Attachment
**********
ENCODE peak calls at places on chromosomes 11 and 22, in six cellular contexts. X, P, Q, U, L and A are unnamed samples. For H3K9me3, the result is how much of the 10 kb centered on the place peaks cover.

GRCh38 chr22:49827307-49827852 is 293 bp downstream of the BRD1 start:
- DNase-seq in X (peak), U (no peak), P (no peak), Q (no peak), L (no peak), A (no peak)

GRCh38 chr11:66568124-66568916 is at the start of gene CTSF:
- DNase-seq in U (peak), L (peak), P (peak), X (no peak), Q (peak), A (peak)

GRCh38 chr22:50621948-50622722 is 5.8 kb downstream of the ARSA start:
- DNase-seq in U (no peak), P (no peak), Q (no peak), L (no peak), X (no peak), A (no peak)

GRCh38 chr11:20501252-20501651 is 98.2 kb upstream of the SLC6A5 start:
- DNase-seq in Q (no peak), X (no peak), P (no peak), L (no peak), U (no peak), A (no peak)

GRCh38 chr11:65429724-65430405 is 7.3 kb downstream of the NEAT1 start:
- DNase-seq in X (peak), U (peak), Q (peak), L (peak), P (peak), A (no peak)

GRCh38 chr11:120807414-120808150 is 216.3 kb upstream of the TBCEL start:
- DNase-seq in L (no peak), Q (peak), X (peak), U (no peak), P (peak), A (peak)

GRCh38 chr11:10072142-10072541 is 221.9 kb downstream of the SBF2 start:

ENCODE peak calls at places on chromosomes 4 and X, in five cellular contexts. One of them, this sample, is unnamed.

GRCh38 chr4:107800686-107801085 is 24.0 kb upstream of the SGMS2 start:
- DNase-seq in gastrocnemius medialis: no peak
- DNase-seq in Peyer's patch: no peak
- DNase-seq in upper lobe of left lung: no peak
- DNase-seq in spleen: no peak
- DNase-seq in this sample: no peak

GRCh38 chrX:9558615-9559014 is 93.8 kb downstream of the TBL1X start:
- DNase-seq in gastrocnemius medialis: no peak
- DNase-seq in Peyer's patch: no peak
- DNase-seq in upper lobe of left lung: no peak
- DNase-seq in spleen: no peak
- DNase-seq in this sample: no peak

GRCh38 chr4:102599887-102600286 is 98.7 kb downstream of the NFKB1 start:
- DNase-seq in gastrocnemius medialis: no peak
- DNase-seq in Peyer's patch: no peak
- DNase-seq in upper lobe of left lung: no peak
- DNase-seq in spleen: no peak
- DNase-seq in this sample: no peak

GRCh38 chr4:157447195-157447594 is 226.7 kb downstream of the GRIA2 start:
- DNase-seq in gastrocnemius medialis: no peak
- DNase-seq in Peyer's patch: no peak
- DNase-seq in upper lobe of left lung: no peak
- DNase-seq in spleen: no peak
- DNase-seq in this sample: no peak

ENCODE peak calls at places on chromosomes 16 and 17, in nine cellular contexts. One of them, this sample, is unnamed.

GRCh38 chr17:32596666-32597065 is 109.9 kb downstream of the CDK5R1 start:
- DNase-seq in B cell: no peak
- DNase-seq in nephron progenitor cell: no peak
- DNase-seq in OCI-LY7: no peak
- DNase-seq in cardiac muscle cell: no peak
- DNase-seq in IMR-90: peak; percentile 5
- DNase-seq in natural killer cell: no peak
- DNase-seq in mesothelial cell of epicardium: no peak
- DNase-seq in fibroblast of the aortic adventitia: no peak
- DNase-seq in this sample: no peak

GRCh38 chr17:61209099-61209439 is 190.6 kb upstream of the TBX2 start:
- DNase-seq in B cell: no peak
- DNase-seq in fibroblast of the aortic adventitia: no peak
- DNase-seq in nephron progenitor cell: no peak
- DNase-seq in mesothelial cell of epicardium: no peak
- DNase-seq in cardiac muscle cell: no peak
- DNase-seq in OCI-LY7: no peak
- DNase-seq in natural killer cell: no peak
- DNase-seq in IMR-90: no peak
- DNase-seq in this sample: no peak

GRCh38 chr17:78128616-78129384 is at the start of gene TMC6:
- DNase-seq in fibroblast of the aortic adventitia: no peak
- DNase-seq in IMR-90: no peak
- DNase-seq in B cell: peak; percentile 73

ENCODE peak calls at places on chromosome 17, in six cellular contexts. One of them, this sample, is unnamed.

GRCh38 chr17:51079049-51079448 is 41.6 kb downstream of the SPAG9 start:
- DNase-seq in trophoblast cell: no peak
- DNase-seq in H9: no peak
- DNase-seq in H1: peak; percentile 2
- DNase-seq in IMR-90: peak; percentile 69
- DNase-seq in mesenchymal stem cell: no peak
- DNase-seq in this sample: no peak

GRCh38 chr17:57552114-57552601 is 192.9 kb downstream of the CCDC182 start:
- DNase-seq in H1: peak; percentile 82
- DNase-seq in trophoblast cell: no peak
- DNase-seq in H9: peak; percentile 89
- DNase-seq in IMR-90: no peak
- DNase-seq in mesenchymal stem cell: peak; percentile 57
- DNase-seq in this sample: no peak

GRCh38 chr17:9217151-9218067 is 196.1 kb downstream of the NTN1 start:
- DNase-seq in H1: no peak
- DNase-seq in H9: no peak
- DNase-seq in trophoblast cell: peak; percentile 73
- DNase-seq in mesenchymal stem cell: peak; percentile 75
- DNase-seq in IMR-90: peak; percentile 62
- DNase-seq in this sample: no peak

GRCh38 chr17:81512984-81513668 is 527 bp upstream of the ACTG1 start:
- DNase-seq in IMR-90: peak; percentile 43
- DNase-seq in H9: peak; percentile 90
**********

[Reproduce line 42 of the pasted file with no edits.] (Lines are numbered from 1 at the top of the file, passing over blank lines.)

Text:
- DNase-seq in B cell: no peak